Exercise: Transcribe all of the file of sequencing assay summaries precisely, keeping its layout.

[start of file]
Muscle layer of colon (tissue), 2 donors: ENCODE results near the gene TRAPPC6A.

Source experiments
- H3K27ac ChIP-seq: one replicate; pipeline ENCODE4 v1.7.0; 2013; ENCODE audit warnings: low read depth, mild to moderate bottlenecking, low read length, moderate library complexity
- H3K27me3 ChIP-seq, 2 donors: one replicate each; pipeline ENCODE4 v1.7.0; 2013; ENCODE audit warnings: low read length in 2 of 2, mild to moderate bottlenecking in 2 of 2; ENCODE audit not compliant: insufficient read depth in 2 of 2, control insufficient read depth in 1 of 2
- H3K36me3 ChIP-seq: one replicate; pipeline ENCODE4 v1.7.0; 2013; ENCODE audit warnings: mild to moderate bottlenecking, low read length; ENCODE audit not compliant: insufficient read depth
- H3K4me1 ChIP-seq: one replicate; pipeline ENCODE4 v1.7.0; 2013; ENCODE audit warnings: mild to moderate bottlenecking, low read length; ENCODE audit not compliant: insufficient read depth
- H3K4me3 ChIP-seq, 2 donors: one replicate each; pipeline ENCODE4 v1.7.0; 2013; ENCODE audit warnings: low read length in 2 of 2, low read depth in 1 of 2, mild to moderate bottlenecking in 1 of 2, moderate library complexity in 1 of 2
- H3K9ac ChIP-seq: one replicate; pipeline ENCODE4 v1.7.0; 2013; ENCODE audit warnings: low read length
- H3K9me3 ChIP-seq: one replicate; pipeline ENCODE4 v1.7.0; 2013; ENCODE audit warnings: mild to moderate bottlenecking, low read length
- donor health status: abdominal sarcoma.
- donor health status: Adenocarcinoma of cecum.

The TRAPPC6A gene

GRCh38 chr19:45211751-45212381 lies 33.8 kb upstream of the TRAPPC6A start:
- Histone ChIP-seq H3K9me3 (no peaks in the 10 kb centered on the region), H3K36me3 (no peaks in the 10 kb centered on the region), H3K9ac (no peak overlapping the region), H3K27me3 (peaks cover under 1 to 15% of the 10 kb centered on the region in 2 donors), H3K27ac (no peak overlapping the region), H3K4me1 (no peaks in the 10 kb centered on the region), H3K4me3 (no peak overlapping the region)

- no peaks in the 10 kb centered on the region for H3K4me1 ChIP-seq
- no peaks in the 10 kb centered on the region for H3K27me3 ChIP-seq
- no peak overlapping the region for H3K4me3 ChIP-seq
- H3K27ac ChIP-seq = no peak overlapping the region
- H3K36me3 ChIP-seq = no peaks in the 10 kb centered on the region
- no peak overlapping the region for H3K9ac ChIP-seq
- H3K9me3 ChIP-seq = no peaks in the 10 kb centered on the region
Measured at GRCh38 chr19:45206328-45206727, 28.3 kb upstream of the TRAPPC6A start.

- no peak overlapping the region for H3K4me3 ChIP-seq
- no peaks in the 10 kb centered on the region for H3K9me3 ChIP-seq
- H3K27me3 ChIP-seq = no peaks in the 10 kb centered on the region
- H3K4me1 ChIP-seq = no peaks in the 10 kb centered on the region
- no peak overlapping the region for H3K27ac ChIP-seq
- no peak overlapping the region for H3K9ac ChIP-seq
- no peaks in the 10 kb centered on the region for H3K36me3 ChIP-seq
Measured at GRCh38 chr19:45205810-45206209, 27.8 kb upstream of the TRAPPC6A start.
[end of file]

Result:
Muscle layer of colon (tissue), 2 donors: ENCODE results near the gene TRAPPC6A.

Source experiments
- H3K27ac ChIP-seq: one replicate; pipeline ENCODE4 v1.7.0; 2013; ENCODE audit warnings: low read depth, mild to moderate bottlenecking, low read length, moderate library complexity
- H3K27me3 ChIP-seq, 2 donors: one replicate each; pipeline ENCODE4 v1.7.0; 2013; ENCODE audit warnings: low read length in 2 of 2, mild to moderate bottlenecking in 2 of 2; ENCODE audit not compliant: insufficient read depth in 2 of 2, control insufficient read depth in 1 of 2
- H3K36me3 ChIP-seq: one replicate; pipeline ENCODE4 v1.7.0; 2013; ENCODE audit warnings: mild to moderate bottlenecking, low read length; ENCODE audit not compliant: insufficient read depth
- H3K4me1 ChIP-seq: one replicate; pipeline ENCODE4 v1.7.0; 2013; ENCODE audit warnings: mild to moderate bottlenecking, low read length; ENCODE audit not compliant: insufficient read depth
- H3K4me3 ChIP-seq, 2 donors: one replicate each; pipeline ENCODE4 v1.7.0; 2013; ENCODE audit warnings: low read length in 2 of 2, low read depth in 1 of 2, mild to moderate bottlenecking in 1 of 2, moderate library complexity in 1 of 2
- H3K9ac ChIP-seq: one replicate; pipeline ENCODE4 v1.7.0; 2013; ENCODE audit warnings: low read length
- H3K9me3 ChIP-seq: one replicate; pipeline ENCODE4 v1.7.0; 2013; ENCODE audit warnings: mild to moderate bottlenecking, low read length
- donor health status: abdominal sarcoma.
- donor health status: Adenocarcinoma of cecum.

The TRAPPC6A gene

GRCh38 chr19:45211751-45212381 lies 33.8 kb upstream of the TRAPPC6A start:
- Histone ChIP-seq H3K9me3 (no peaks in the 10 kb centered on the region), H3K36me3 (no peaks in the 10 kb centered on the region), H3K9ac (no peak overlapping the region), H3K27me3 (peaks cover under 1 to 15% of the 10 kb centered on the region in 2 donors), H3K27ac (no peak overlapping the region), H3K4me1 (no peaks in the 10 kb centered on the region), H3K4me3 (no peak overlapping the region)

- no peaks in the 10 kb centered on the region for H3K4me1 ChIP-seq
- no peaks in the 10 kb centered on the region for H3K27me3 ChIP-seq
- no peak overlapping the region for H3K4me3 ChIP-seq
- H3K27ac ChIP-seq = no peak overlapping the region
- H3K36me3 ChIP-seq = no peaks in the 10 kb centered on the region
- no peak overlapping the region for H3K9ac ChIP-seq
- H3K9me3 ChIP-seq = no peaks in the 10 kb centered on the region
Measured at GRCh38 chr19:45206328-45206727, 28.3 kb upstream of the TRAPPC6A start.

- no peak overlapping the region for H3K4me3 ChIP-seq
- no peaks in the 10 kb centered on the region for H3K9me3 ChIP-seq
- H3K27me3 ChIP-seq = no peaks in the 10 kb centered on the region
- H3K4me1 ChIP-seq = no peaks in the 10 kb centered on the region
- no peak overlapping the region for H3K27ac ChIP-seq
- no peak overlapping the region for H3K9ac ChIP-seq
- no peaks in the 10 kb centered on the region for H3K36me3 ChIP-seq
Measured at GRCh38 chr19:45205810-45206209, 27.8 kb upstream of the TRAPPC6A start.